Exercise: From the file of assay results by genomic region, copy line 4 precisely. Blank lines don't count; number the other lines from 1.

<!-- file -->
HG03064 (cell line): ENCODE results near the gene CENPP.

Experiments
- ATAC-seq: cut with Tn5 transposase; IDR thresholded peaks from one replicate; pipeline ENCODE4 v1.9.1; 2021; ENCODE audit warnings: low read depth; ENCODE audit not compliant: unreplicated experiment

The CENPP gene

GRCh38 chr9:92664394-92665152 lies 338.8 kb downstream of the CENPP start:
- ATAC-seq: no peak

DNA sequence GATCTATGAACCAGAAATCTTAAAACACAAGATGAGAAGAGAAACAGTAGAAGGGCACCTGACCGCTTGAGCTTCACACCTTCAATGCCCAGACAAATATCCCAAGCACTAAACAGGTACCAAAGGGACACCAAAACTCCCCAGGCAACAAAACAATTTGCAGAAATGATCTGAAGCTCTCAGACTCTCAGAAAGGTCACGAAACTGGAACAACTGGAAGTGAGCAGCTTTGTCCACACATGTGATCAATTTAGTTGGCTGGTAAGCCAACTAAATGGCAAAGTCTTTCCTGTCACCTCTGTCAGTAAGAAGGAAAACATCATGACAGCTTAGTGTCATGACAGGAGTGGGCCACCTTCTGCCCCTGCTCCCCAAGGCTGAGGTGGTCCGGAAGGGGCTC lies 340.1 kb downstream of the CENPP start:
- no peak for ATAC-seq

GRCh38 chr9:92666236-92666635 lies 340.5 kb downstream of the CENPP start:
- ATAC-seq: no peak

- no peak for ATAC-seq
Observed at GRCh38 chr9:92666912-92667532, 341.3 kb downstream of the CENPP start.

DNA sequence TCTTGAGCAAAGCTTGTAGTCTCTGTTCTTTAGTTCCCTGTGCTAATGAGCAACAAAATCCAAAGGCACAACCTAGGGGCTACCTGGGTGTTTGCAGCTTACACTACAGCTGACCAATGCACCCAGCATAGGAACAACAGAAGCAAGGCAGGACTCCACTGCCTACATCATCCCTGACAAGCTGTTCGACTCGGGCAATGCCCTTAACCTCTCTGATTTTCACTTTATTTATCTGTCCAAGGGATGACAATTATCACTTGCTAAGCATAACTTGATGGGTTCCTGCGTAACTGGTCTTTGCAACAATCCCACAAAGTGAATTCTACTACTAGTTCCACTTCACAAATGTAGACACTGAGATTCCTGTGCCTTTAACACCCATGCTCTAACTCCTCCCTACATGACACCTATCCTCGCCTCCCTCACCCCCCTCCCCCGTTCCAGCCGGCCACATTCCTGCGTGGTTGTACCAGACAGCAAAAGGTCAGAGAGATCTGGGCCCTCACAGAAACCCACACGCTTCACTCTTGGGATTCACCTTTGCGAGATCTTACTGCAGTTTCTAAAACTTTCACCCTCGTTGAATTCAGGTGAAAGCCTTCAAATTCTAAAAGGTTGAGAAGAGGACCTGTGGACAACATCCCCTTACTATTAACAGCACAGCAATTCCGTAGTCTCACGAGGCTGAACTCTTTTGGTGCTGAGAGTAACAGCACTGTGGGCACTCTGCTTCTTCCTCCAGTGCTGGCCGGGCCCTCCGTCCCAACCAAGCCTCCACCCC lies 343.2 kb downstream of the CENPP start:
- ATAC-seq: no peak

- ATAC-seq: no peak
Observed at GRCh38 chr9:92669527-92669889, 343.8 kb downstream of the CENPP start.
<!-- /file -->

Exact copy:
The CENPP gene